Hydrogen advocates look to capitalize on California’s goal to replace diesel for back-up generation

At-a-Glance:

California regulators are on the lookout for cleaner alternatives to replace the widespread use of back-up diesel generation – particularly among data centers in Silicon Valley and other areas of the state – and some industry players think hydrogen could be the answer. To learn more, read “Hydrogen advocates look to capitalize on California’s goal to replace diesel for back-up generation.”

Key Takeaways:

  • Hydrogen fuel cells are advantageous for several reasons: they occupy less space than batteries, possess long-term storage capability, are quiet, reliable, and 100% zero-emission.
  • The key draw of hydrogen is its cost effectiveness at longer durations.
    • For a completely resilient, 100% renewable data center with zero emissions, using hydrogen would translate to a levelized cost of electricity amounting to $119 per MWh.
    • Batteries would lead to over $4,000 per MWh levelized cost to ensure 48 hours of backup power.
  • Taking a step back from the issue of replacing diesel back-up generators, environmental advocates are urging the state to prioritize the adoption of renewable, zero emissions technologies.
  • Ben Schwartz, policy manager at Clean Coalition, said California could adopt policies to promote the efficiency of solar and storage alternatives to diesel generation.

Path to 100% Perspective:

Renewable fuels, such as hydrogen, can help utilities overcome the variability challenges posed by seasonal conditions and extreme weather. One approach that can be leveraged in the transition to a 100% renewable energy system is power-to-gas (PtG). PtG technology uses excess energy from wind and solar to produce synthetic hydrogen and methane. The combination of stored fuel potential and thermal capacity yields a long-term energy storage system that acts like a gigantic distributed “battery.” Coupled with traditional, shorter-term storage technologies, this system can help meet seasonal energy demands when renewables are variable, and provide a reliable and secure supply of electricity during periods of extreme weather.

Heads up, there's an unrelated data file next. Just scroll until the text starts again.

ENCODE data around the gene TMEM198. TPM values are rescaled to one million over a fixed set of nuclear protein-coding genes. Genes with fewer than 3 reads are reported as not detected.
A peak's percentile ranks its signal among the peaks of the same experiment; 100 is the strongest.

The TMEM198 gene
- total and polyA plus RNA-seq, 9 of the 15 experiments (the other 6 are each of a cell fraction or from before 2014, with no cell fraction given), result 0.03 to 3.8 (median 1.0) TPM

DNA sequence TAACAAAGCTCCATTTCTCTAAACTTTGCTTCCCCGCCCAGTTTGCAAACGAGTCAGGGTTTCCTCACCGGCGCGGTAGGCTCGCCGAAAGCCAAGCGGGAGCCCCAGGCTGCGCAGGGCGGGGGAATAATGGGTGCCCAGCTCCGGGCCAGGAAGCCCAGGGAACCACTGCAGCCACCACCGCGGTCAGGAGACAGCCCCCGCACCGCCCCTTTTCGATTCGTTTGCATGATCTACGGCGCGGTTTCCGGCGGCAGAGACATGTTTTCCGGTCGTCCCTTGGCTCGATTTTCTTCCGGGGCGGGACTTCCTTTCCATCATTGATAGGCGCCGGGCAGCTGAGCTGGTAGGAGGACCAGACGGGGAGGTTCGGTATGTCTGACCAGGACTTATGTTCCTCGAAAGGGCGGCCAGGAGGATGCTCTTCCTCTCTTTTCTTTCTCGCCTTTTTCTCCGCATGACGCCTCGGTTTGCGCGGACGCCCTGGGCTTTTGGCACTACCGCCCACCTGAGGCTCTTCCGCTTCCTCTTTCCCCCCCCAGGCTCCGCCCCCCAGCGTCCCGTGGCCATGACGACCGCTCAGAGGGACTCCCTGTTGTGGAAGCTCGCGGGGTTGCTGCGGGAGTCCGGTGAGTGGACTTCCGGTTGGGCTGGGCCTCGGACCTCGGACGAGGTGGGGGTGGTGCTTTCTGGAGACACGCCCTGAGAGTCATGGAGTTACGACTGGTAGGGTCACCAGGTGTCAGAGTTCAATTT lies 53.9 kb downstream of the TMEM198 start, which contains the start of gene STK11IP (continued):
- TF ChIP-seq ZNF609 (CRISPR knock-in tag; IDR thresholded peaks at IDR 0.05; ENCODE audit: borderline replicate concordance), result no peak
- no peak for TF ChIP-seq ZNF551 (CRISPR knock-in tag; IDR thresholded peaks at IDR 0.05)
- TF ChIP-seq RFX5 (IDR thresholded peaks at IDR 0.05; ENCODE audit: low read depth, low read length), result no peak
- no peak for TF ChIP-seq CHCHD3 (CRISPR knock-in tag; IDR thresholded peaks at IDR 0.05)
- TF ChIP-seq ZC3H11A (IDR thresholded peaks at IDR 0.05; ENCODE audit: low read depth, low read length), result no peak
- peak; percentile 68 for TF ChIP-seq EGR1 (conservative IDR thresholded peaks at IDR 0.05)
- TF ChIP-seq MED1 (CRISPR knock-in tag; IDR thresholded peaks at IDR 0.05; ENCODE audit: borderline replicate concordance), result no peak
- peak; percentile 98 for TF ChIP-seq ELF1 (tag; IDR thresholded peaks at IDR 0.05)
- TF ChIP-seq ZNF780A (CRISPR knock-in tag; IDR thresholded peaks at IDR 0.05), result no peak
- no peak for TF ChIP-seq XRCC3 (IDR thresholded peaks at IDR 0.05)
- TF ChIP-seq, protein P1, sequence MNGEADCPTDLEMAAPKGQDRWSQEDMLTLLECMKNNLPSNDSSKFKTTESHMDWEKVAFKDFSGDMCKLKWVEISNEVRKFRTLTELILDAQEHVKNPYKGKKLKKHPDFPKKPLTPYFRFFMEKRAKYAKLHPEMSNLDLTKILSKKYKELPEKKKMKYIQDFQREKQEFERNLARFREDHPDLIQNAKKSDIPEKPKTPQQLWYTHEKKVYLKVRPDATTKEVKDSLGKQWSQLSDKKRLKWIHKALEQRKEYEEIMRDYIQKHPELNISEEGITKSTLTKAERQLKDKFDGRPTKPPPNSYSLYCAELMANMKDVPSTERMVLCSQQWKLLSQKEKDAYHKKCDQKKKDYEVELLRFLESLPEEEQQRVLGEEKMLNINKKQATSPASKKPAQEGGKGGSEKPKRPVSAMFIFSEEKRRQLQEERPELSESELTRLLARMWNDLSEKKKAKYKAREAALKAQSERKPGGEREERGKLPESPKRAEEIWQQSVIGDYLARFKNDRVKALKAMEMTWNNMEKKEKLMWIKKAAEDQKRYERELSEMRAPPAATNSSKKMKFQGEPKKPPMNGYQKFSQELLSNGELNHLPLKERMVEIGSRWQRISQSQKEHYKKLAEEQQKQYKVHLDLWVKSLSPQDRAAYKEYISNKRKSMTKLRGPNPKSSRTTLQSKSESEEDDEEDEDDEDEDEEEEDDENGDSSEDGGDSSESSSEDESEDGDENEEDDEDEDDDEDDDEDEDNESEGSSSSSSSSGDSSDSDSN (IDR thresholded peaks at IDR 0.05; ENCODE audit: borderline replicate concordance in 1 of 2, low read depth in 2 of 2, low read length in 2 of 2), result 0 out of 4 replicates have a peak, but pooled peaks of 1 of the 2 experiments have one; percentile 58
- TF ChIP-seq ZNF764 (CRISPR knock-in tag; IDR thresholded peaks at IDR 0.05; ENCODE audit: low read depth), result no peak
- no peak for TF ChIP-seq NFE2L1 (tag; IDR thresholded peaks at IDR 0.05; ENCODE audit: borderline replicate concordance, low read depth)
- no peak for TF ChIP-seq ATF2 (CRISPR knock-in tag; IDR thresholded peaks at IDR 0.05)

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DOE announces $160m for hydrogen production, transport, storage and utilisation

At-a-Glance:

The U.S. Department of Energy’s (DOE) Office of Fossil Energy (FE) has announced plans to make $160m in federal funding available to help develop technologies for the production, transport, storage and utilisation of fossil-based hydrogen. To learn more, read DOE announces $160m for hydrogen production, transport, storage and utilisation.” Reading this article may require a subscription.

Key Takeaways:

  • In announcing these funds, DOE said its efforts will help recalibrate the nation’s vast fossil-fuel and power infrastructure for decarbonized energy and commodity production.
  • This funding opportunity will be used to solicit applications for research and development in areas of interest that align with the following seven program areas:
    • Net-zero or negative carbon hydrogen production from modular gasification and co-gasification of mixed wastes, biomass, and traditional feedstocks
    • Solid oxide electrolysis cell technology (SOEC) development
    • Carbon capture
    • Advanced turbines
    • Natural gas-based hydrogen production
    • Hydrogen pipeline infrastructure
    • Subsurface hydrogen storage

Path to 100% Perspective:

Renewable fuels, like hydrogen, will play a significant role in transitioning to a 100% renewable energy power system, especially as the market for these fuels continues to grow in the transportation and industrial sectors. Flexible gas power plants can generate electricity from hydrogen produced by Power-to-X facilities out of renewable electricity and CO2 captured from air. Investing in research and development around hydrogen is a strategic move that will advance key technologies and knowledge needed to optimize flexible gas power generation.

 

Photo by Emiliano Vittoriosi on Unsplash